The historic city of Sanlúcar de Barrameda has over the centuries witnessed many ups and downs. From the highs of its base as a starting point for the exploration of the Americas and the rise of the House of Medina-Sidonia, to the lows of its near destruction following the 1755 Lisbon Earthquake and the current economic problems, that sees its citizens with the lowest per capita income in Spain. The city’s senior football club, Atlético Sanluqueño, has experienced much less defined peaks and troughs, bumping along in the lower reaches of the Spanish leagues for much of its history.
Life started back in 1948 for Atlético and home was a basic field a couple of kilometres to the south of town. They christened the enclosure El Palmar due to the proliferation of palm trees in the area, and set about playing friendly matches for the next few years. The club joined the Cadiz regional leagues in 1951 and thanks to contacts their manager had with Real Betis, they adopted the Béticos colours thanks to a set hand-me-down kit. The club reached the Tercera for a three-year spell in 1958 and returned again in the mid-1960’s. The whole of the 1970’s was spent back in the regional leagues, before the 1980’s saw the club embark on a run that would take them to Segunda B. It wasn’t all plain sailing, as the club received a reprieve from relegation at the end of the 1982-83 season. However, by 1987 the club had risen to a final placing of third, which earned a position in the newly expanded Segunda B.
There followed five seasons in the third tier, including an impressive third place finish in 1988-89, finishing above the likes of much bigger teams such as Granada CF, Hércules CF, Albacete & Villarreal CF. The fun couldn’t last and in 1992, Atlético dropped back to the Tercera. Visits to the over the next two decades were limited, but finally Atlético won promotion after winning their first ever Tercera title in 2011-12. That said, it was a torturous route that saw the club lose to Catalan champions AE Prat, before disposing of CD Montuiri and Extremadura UD to earn a place in Segunda B. An eleventh-placed finish was achieved in their first season back in the third tier, before dropping back to the Tercera in 2014. After a two season absence, Atlético return to Segunda B in 2016 for a season, and won promotion to the third once again in June 2018.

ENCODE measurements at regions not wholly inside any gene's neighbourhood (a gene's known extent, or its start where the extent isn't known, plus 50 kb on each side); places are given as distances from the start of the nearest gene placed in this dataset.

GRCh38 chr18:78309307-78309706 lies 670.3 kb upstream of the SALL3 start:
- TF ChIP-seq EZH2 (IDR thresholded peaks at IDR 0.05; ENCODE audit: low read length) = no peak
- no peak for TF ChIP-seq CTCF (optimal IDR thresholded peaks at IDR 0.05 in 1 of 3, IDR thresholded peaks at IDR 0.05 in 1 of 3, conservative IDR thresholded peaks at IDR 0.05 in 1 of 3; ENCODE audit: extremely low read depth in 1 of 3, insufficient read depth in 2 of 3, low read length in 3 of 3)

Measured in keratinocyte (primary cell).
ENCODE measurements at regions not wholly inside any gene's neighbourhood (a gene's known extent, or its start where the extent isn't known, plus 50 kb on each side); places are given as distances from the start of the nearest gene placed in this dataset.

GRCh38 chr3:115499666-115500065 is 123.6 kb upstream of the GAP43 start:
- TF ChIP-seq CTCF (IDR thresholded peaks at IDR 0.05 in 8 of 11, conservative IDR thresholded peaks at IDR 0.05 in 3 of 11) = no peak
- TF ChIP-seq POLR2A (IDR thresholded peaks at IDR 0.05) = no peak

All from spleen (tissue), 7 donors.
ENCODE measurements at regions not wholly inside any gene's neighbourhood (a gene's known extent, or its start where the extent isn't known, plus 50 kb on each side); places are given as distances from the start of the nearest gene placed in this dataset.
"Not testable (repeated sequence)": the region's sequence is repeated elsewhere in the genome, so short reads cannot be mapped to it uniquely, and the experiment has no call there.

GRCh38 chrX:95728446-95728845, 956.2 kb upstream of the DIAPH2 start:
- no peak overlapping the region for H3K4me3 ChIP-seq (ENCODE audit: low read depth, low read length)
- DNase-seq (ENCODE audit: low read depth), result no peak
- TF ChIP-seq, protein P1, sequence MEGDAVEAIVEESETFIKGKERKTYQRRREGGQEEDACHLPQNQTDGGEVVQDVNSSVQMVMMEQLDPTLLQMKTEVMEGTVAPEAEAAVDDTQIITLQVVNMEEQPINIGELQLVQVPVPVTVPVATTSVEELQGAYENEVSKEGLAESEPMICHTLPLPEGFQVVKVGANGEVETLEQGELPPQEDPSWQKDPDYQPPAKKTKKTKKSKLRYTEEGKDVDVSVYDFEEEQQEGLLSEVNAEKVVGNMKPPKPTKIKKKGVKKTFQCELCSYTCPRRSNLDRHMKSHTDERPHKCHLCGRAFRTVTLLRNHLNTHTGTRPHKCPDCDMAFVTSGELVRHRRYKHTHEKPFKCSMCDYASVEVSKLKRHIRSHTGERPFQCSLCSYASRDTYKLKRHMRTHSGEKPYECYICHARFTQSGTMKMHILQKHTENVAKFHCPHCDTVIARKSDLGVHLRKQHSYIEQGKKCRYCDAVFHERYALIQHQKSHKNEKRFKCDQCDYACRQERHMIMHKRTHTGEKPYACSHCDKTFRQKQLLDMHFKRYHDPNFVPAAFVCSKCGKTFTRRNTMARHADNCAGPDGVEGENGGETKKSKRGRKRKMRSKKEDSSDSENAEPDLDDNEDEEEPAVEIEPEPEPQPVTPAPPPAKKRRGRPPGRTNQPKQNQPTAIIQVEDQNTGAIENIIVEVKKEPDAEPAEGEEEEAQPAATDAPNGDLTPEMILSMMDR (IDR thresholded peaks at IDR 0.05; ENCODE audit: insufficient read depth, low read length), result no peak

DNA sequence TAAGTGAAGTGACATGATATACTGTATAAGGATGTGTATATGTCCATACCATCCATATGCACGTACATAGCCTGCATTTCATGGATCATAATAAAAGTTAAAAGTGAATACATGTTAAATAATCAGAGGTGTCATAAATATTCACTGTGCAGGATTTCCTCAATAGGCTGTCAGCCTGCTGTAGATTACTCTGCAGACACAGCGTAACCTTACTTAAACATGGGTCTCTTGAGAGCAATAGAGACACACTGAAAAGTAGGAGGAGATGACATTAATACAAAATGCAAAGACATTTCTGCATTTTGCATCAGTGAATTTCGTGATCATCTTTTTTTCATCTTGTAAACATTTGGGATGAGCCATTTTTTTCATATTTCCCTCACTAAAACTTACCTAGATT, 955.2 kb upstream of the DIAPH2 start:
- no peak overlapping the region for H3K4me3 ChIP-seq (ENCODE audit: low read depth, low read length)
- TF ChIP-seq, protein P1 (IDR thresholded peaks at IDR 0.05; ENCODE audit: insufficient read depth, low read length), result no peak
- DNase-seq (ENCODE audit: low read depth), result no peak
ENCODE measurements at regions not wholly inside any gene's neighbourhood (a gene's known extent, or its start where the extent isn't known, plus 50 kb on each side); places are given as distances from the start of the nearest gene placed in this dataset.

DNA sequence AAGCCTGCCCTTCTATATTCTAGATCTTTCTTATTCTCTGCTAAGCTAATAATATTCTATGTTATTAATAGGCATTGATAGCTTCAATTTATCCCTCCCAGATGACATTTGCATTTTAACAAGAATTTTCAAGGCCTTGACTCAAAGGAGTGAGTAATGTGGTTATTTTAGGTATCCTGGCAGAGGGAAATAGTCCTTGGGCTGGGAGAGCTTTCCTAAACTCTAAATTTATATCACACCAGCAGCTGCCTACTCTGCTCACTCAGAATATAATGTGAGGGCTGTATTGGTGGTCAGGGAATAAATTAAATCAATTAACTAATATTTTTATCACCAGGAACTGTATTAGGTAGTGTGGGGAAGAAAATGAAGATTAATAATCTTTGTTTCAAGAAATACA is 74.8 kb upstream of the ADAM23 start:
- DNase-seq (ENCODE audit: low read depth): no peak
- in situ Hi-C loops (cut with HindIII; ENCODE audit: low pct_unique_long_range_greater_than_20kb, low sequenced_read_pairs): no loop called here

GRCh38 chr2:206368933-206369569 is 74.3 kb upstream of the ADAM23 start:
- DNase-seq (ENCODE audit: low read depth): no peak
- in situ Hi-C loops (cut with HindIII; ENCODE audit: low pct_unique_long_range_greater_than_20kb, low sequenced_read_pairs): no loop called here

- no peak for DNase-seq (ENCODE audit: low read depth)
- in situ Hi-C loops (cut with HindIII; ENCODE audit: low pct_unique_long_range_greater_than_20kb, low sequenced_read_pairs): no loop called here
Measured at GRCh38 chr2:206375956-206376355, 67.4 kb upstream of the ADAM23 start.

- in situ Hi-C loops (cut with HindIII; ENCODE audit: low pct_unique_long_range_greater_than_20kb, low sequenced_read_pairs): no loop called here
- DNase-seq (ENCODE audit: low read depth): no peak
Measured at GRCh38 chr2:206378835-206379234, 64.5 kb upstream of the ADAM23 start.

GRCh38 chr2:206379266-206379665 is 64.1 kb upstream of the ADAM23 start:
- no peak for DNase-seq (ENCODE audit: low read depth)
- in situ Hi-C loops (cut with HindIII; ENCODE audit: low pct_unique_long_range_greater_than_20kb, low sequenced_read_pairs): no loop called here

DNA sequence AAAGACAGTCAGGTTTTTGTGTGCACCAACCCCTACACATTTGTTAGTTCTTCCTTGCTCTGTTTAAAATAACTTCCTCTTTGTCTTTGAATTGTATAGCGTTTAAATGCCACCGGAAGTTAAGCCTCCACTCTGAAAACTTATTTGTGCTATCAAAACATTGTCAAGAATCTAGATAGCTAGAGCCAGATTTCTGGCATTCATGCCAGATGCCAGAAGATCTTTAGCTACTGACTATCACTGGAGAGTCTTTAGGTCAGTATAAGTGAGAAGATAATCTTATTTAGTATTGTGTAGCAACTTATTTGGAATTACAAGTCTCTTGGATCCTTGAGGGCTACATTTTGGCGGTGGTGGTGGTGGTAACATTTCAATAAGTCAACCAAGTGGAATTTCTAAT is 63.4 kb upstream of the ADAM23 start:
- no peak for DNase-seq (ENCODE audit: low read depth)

The area around El Palmar has lost much of the surrounding palm groves and is now bordered by industrial outlets and mid-rise housing. That said, any player from the 1950’s returning to the ground would recognise much of the lay-out. It has kept it basic two open terrace shape for all of its sixty-plus years and save for four floodlight pylons, portacabin-come-media booths and some bucket seats, it is a relic from a bygone age. That’s not to say it hasn’t hosted matches at a higher level. Back in 2001, Xerez CD played a number of second division matches at El Palmar whilst their own ground was undergoing redevelopment. Given the state of the local economy however, I don’t expect the local council to be splashing out on new facilities any time soon.